Judge bans naming drugs accused because of safety

Bishop Street Court House

A judge in Londonderry has banned the naming of three men accused of drugs charges because of safety concerns.

District Judge Barney McElhom said criminal elements in the city had targeted suspects after using media reports to identify them.

The three men, aged 44, 30 and 21, have been remanded in custody.

They are charged in connection with the discovery of £150,000 of cannabis in a house and in a car at Blackthorn Manor in Derry on Friday.

Mr McElhom imposed an anonymity order in relation to media reports on the hearing.

Under the order the defendants names and addresses cannot be made public nor can the date of their next video link remand be reported.

Barrister and SDLP politician Alban Maginness agreed with the decision.

"In the circumstances where in fact there is evidence of people accused of drug offences being targetted by vigilante groups, then i think it was important that the Magistrate take that into consideration.

"It was right and proper of him to protect the identities and addresses of those who were involved," he said.

Mr McElhom said he had extensively researched the law and higher court rulings in relation to anonymity orders.

In making the order the district judge said he did so under the European Court Right to Life legislation. He said he believed there was a risk to the defendants from certain criminal elements in society.

He said in the past these elements used media reports to ascertain the identity of certain people and in this case the anonymity order was appropriate.

Before Monday's appearance he ordered that the court room should be cleared of members of the public with the exception of relatives of the three defendants.

A detective constable told the court that on Friday members of the PSNI organised Crime Branch searched the house and car at Blackthorn Manor. Inside the car the officers found five kilogrammes of cannabis. Inside the house a further two kilogrammes of cannabis were found together with nine bricks of cannabis resin.

£19,000 cash was also discovered inside the house in a mobile safe in bundles of notes.

The officer said one of the defendants was arrested at the scene and the other two were arrested at addresses in the city.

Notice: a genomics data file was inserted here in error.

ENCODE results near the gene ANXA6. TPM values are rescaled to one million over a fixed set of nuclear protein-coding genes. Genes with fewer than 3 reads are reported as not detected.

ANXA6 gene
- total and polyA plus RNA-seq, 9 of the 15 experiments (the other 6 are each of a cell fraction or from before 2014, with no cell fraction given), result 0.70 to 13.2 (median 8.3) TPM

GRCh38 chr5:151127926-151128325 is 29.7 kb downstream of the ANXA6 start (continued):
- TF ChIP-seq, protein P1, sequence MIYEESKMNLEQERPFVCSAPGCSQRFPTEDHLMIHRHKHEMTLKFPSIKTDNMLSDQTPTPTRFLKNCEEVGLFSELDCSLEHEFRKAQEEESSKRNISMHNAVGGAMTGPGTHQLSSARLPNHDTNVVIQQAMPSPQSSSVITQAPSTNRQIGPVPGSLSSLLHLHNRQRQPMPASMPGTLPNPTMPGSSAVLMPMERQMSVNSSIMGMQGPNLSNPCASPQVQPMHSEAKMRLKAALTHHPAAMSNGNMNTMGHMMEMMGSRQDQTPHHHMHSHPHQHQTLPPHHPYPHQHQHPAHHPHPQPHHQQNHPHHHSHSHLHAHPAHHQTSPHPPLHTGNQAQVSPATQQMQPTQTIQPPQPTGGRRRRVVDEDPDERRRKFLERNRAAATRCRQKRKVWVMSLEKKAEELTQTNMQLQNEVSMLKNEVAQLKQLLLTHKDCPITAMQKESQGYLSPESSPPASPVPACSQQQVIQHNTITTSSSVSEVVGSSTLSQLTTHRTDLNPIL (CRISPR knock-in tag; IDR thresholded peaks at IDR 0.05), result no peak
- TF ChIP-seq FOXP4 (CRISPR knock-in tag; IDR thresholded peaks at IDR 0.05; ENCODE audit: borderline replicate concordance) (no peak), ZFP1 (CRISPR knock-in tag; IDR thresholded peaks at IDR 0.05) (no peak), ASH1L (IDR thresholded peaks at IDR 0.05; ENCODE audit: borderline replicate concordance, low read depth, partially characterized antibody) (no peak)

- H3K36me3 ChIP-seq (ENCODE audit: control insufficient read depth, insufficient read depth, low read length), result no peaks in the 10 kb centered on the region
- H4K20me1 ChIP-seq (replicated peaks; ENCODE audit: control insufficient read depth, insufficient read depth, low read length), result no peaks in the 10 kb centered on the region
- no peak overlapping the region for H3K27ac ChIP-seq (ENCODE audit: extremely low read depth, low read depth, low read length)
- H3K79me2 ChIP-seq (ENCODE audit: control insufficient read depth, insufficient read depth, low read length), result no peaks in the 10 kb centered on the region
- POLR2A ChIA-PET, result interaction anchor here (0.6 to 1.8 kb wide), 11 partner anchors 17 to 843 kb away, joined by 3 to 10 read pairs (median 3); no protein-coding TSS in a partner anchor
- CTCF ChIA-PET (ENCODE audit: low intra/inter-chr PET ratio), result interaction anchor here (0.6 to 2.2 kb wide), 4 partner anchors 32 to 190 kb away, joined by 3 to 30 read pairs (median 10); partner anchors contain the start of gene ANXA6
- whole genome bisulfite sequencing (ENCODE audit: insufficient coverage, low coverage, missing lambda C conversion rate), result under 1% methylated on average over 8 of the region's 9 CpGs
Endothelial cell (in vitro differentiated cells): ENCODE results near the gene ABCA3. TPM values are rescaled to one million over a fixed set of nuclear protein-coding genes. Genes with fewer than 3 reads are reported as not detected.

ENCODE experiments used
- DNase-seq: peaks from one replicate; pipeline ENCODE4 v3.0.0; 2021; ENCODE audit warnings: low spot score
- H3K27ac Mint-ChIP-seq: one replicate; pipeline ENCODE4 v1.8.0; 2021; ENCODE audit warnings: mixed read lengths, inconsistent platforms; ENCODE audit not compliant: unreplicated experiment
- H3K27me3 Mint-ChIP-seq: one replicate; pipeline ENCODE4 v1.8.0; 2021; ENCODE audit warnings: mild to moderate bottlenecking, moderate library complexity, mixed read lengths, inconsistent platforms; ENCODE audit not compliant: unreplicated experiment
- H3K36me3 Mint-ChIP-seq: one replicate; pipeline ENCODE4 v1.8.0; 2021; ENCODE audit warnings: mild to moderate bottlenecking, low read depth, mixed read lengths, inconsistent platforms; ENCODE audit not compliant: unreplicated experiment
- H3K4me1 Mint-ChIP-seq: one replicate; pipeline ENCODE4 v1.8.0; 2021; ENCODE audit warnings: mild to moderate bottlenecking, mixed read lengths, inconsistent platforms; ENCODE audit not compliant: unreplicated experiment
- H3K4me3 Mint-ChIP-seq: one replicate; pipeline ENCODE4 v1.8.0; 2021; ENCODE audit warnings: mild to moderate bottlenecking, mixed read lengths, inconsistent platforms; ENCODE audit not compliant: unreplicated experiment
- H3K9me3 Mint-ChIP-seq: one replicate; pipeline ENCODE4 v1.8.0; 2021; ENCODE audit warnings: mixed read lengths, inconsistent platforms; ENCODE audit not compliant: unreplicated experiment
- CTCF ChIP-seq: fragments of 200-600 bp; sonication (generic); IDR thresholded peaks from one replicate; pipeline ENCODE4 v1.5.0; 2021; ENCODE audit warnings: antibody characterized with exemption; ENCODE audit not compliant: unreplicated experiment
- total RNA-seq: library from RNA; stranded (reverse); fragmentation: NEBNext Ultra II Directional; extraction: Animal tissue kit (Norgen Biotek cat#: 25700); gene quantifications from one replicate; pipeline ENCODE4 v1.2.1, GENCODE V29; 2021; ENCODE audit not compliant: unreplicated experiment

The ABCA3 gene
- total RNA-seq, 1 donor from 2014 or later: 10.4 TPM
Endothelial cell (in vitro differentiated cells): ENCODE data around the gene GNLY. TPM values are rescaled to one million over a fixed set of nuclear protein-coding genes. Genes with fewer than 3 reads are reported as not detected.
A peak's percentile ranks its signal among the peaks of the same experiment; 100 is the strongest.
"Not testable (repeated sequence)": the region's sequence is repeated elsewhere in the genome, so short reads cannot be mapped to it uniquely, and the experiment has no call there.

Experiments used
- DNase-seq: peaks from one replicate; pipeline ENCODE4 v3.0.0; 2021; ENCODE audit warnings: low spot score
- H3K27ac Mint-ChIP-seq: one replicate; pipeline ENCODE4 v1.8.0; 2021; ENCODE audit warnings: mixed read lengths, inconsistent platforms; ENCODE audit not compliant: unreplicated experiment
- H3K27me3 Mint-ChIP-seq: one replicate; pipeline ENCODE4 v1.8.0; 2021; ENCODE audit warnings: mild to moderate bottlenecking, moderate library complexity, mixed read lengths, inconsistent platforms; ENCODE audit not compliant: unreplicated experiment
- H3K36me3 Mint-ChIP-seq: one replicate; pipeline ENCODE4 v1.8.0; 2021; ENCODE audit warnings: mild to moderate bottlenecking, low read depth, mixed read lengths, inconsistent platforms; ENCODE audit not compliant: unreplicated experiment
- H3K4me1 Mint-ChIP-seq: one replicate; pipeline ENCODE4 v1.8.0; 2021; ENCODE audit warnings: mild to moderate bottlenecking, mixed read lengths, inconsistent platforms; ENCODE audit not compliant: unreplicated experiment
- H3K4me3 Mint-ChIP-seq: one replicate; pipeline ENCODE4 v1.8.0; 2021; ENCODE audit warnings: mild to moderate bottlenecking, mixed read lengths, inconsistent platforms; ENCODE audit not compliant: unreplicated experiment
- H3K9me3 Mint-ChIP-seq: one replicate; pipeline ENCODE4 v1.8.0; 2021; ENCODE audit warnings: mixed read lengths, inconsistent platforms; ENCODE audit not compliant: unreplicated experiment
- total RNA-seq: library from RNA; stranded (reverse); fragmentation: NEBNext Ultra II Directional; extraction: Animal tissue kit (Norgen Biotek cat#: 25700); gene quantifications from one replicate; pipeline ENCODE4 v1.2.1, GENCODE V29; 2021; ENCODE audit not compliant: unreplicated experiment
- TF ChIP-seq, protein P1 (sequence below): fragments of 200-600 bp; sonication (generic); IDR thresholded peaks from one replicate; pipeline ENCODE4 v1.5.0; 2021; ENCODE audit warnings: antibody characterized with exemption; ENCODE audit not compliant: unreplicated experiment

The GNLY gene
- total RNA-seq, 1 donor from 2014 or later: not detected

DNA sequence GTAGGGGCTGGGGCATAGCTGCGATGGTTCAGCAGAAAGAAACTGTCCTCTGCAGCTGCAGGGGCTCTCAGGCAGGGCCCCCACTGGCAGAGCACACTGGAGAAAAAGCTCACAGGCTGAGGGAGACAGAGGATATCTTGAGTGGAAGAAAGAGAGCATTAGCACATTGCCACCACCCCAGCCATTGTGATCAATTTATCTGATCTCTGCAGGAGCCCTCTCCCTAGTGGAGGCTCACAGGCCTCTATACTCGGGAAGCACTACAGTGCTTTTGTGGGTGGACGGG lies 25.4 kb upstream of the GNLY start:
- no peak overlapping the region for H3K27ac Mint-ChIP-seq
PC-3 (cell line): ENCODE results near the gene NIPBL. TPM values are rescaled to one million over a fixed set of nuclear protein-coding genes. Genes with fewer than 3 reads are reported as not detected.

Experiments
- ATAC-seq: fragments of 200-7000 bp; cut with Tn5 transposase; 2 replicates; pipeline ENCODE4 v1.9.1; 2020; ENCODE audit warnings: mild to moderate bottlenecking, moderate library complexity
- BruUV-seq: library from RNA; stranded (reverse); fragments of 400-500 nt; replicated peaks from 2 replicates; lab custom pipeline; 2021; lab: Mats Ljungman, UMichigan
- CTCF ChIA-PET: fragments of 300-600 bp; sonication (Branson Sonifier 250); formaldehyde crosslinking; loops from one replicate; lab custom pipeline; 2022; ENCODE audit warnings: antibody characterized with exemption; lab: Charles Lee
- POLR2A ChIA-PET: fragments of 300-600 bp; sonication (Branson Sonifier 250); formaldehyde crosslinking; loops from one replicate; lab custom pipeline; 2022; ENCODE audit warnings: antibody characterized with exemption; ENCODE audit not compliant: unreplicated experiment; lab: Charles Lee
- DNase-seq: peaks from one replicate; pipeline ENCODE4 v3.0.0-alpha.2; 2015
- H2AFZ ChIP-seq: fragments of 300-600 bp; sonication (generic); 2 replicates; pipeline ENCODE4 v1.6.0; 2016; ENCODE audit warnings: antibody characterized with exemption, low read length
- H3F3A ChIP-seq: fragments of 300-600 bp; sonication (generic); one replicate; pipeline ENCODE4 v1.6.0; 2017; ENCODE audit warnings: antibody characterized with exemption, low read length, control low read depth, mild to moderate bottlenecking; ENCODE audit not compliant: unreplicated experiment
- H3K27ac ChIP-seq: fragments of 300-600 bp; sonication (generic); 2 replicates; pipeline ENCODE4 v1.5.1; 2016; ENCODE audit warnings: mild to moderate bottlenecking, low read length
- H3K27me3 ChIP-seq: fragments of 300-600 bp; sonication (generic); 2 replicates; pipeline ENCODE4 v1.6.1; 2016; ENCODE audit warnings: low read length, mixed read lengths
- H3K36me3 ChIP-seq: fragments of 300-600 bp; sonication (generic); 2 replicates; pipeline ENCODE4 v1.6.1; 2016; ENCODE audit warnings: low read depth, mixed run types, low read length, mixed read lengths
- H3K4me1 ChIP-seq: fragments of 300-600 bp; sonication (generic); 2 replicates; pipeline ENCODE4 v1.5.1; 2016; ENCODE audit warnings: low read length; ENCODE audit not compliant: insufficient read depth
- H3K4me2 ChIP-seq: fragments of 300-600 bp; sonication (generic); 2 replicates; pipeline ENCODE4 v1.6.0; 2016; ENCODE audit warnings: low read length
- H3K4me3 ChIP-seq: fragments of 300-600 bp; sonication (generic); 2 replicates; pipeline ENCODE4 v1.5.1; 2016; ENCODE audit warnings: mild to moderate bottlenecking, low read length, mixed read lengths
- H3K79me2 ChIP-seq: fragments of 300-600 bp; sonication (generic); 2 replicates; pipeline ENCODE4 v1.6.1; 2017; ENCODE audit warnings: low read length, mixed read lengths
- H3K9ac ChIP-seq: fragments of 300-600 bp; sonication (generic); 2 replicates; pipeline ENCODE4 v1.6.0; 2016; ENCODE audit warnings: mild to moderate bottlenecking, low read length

He said during his interview the 44-year-old defendant admitted asking the 21-year-old defendant to drive him to a location between 30 and 40 miles from Derry.

They met a lorry driver who gave them a package. The police officer said it was believed the three defendants and the lorry driver were members of a criminal gang involved in the illegal importation of drugs.

He said he believed if released on bail the defendants would re-offend and interfere in the administration of justice adding that none of the defendants has identified the lorry driver.

The 44-year-old made no reply to charges of possessing, possessing with intent to supply and supplying cannabis. The 21-year-old defendant replied, "I didn't know it was there it was just put in the boot." to the possession charge.

To the charge of possessing with the intent to supply he replied, "I just done the driving. I didn't touch it at all."

To the charge of supplying cannabis he replied, "No I didn't touch it".

The 30-year-old defendant made no reply to two charges of possessing cannabis and no reply to two charges of possessing the drug with intent to supply it.

He was further charged with driving while disqualified and driving without insurance.

Applying for bail for two of the defendants, solicitor Seamus Quigley said the 44-year-old man was down on his luck financially and had asked the 21-year-old to drive him to the location.

He said the 44-year-old knew he was involved in illegal activity but the 21-year-old was not aware of the reason for the journey.

Applying for bail for the 30-year-old defendant, solicitor Paddy MacDermott said his client had let his premises be used for the storage of the drugs and he was now in fear of people further up the drugs chain.

Refusing bail Mr McElhom said the only way to tackle this sort of crime was to hit the enterprise where it hurt. He described the charges as very serious and refused bail. All three were remanded in custody for a video link hearing on a date which cannot be reported.

A barrister for the PSNI applied for a six month detention order for the £19,000.

The application was not opposed and it was granted.